It just refuses to die.
After revealing the initiative to get rid of the 90s plugins and save the web, it looks like Google just took a step backwards on another front.
Previously, the search giant has announced that they will stop supporting Windows XP on April, 2015; however, that’s no longer a case.
Instead, they have backtracked and will now continue providing updates throughout 2015. Either that or another exception will be made.
Download it now.
Ah, the era of NPAPI (Netscape Plugin API) and the joy and pain that it has brought to everyone. Now, it looks like Google has finally took a much needed step to get rid of it, which means that from now on, Java, Silverlight and other plugins from the 90s era won’t work by default as the API is off.
But wait, haven’t we heard that before? You are right, back in 2013, the search giant has revealed this very initiative as well as the full roadmap.
Tons of sessions planned.
Good news for everyone interested in the Microsoft’s upcoming web browser, Project Spartan. Thanks to the recently revealed info, it appears that the software giant will be holding a Web Summit in the Mountain’s View Building One (1065 La Avenida Mountain View, CA 94043).
Want even more good news? The registration is completely free and you are welcome to come. While a full list of session schedule was not yet revealed, we do know that there are dozens of them planned, including:
March, 2015 Mobile Market Share: Google Chrome – Up; Safari, Android Browser, Opera Mini, Internet Explorer – Down
After reviewing the desktop numbers, let’s go ahead and switch to the desktop.
March, 2015 Desktop Market Share: Google Chrome, Firefox, Safari, Opera – Up; Internet Explorer – Down
Another month, another report.
As Microsoft continues to work on the Project Spartan, Internet Explorer’s market share keeps sliding down, this time by 0.84 point, from 57.38% to 56.54%.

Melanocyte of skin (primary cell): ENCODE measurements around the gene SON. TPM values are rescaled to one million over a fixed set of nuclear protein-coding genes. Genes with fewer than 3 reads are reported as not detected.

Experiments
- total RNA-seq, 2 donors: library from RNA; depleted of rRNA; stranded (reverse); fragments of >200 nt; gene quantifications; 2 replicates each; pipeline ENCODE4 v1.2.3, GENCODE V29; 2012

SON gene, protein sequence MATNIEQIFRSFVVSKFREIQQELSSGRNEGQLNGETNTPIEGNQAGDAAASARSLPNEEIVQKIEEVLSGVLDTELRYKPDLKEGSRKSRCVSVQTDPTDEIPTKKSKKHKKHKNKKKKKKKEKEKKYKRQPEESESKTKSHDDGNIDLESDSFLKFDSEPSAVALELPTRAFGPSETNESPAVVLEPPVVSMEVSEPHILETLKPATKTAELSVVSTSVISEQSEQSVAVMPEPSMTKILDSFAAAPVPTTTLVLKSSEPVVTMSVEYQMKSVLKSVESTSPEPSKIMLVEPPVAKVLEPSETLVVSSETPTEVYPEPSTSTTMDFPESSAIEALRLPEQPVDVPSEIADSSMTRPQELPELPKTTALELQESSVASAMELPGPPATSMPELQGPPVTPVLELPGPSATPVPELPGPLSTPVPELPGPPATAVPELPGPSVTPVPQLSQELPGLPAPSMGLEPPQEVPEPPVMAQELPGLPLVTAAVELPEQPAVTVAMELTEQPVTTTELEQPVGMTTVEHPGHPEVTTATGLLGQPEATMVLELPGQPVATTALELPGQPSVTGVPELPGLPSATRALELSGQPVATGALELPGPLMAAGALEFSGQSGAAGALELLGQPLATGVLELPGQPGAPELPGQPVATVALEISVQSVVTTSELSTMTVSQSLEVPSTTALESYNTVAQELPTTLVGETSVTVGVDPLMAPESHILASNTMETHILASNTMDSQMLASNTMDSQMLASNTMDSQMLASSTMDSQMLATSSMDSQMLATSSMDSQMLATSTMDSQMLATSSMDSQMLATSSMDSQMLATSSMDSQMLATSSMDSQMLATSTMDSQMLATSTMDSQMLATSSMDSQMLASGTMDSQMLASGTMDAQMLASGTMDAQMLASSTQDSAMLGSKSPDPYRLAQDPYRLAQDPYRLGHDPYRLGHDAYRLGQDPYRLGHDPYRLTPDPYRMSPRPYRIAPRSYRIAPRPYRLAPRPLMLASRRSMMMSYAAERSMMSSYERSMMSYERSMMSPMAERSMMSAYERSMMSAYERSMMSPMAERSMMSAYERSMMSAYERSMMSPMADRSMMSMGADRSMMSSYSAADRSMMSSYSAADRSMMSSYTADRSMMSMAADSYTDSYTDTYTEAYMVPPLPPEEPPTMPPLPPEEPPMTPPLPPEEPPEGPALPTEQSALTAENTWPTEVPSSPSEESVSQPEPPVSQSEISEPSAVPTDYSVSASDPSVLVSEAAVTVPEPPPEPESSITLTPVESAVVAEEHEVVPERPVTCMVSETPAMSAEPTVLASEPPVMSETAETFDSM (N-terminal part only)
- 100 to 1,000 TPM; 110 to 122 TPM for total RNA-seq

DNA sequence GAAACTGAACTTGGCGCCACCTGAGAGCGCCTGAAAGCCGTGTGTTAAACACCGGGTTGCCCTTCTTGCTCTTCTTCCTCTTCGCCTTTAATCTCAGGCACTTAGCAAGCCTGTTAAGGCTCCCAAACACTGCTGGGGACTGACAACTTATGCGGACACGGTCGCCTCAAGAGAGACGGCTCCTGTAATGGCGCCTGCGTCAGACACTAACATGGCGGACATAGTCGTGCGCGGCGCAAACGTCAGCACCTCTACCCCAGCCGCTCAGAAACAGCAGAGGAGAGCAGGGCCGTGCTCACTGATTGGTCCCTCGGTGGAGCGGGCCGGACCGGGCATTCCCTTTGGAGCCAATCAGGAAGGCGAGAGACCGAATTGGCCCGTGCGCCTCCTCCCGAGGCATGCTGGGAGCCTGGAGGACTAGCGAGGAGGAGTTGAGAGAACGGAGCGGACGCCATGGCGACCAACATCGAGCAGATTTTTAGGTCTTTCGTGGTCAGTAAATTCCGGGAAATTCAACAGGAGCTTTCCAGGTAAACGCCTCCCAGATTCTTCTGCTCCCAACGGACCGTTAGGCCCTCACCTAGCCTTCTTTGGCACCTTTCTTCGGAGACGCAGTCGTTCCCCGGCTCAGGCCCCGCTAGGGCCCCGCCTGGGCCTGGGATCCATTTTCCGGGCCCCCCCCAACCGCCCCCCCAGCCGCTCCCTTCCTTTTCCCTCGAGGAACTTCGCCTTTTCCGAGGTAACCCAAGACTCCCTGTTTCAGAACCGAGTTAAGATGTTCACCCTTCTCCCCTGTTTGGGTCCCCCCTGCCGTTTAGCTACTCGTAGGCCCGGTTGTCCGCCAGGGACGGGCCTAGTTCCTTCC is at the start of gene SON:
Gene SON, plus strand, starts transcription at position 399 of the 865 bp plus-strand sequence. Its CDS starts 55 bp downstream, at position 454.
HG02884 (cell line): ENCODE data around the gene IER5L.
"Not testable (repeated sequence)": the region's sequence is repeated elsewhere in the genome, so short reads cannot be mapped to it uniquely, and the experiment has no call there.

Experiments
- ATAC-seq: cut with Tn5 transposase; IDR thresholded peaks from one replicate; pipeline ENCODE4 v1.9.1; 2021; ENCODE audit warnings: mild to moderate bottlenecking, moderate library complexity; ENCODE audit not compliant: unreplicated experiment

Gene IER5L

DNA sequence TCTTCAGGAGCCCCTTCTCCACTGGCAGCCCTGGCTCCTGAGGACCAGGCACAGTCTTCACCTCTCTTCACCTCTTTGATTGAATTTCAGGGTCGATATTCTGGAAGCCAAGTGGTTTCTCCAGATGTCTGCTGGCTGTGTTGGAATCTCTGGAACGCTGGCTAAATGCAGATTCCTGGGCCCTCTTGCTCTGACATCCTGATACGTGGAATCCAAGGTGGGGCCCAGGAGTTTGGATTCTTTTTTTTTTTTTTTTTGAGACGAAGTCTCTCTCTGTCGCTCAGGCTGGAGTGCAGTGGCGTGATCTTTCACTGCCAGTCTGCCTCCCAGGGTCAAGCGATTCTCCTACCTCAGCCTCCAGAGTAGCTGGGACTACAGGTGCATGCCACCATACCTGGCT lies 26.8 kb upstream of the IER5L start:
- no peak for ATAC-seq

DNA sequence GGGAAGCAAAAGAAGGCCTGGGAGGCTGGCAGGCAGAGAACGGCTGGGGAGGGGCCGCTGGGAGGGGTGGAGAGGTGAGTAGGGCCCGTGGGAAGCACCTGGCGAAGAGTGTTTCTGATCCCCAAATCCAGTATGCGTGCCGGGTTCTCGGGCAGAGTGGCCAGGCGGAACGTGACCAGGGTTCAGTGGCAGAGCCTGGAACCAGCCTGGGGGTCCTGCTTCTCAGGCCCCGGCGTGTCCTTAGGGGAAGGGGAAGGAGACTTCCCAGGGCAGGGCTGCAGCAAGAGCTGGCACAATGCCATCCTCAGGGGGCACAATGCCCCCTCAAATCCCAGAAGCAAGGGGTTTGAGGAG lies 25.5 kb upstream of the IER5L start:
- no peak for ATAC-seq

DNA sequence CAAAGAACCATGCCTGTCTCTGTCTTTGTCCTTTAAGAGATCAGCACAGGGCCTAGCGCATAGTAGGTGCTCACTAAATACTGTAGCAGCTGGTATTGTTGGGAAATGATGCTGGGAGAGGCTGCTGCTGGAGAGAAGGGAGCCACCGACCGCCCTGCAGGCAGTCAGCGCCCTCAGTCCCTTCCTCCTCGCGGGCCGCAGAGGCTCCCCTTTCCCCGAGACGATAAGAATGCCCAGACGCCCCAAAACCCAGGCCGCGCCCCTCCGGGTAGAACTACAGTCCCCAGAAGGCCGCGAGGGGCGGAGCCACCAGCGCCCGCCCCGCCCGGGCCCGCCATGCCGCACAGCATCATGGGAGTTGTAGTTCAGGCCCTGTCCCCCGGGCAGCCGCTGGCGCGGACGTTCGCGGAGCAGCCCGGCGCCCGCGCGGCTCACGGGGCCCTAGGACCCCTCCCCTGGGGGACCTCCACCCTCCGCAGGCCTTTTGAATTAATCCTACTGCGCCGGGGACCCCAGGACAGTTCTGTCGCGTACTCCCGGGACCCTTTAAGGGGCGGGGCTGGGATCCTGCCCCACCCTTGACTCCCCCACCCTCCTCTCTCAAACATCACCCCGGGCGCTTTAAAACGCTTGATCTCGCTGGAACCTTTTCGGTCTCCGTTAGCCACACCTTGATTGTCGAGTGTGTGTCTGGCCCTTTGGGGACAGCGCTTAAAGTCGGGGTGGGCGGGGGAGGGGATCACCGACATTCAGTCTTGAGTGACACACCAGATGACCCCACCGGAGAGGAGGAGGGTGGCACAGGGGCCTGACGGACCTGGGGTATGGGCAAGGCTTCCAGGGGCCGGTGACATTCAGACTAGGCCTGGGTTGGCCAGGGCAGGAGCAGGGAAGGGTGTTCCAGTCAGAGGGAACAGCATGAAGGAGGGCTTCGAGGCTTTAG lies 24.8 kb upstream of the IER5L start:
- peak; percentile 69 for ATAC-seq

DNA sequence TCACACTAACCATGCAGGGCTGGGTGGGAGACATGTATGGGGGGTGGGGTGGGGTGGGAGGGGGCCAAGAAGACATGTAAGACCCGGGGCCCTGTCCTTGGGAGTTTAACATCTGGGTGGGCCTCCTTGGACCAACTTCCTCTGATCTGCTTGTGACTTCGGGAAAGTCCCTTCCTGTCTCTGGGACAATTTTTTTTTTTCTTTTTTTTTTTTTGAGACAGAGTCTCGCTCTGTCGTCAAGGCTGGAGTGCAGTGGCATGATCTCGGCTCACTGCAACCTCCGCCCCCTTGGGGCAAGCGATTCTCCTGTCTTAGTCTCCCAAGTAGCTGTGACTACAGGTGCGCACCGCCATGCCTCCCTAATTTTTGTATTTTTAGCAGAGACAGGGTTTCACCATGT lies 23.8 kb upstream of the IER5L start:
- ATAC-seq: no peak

If you though that Firefox for Android is used only by a very small amount of people then the latest news might change your mind.
According to Mozilla, the mobile version of Firefox has now been downloaded more than 100 million times from the Google Play store alone. In addition to that, it has been consistently rated with more than 4.0 stars, which is a pretty neat accomplishment.
However, what was not revealed was a number of active users, so who knows how many of these are actually same user re-downloading or (possibly) updating the app.
From mobile to desktop.
It looks like the success of UC Browser on handheld devices has allowed developers to invest and create the desktop version of the very same browser as well.
Available for Windows, it comes in two flavors: Global and Indian and features many of the features that you would expect: Cloud Sync, Speed Dial, Themes and so on. And yes, it’s another Chromium web browser.
On a downside, the install is pretty sneaky as the advanced options icon is sort of hidden, not to mention “Set as default browser” option, which is set by default and tries to trick you when you open UC Browser for the very first time with this:
Thanks to Microsoft.
Even though Microsoft and Google are always fighting these weird battles (at least when it comes to the Internet drama, from Scroogled campaigns to Windows Phone users blocking), it looks like the search giant has seen the light and will be implementing some of the Microsoft technologies.
The technology we’re talking about is Pointer Events API, which is already used in the Internet Explorer, Opera and Firefox.
Despite obvious benefits such as improved scrolling due to a combination of touch and mouse events into a single set, Google has resisted the change and focused on improving their own APIs instead. However, the pressure from the developers did change their mind
Grab it now.
In an effort to protect its users privacy, the developers of Firefox web browser have made some serious changes that will allow to encrypt non https (http://) traffic.
How is that even possible? You can thank opportunistic encryption, a technique, which encrypts the communication when connecting to another system. As a result, Firefox will route HTTP (port 80) requests that are usually sent in the cleartext to a port of server administrator’s choice. In addition to that, users won’t experience any delays as connections will be fully established before they are even used.
With one new and usable goodie.
Now here’s an update that many people should appreciate. Thanks to the community feedback and Opera’s desire to please its users, the latest developer preview build includes a feature, which makes its easier to switch between old and current tabs.
How is it called? A tab cycler. Basically, you can now cycle through the tabs with keyboard shortcuts (Ctrl + 1/2 for Windows and Linux and ⌘ + ⇧Shift + ←/→ for Mac). In addition to that, Recently Closed tabs will now appear in the same area with its own section as well as other devices tabs.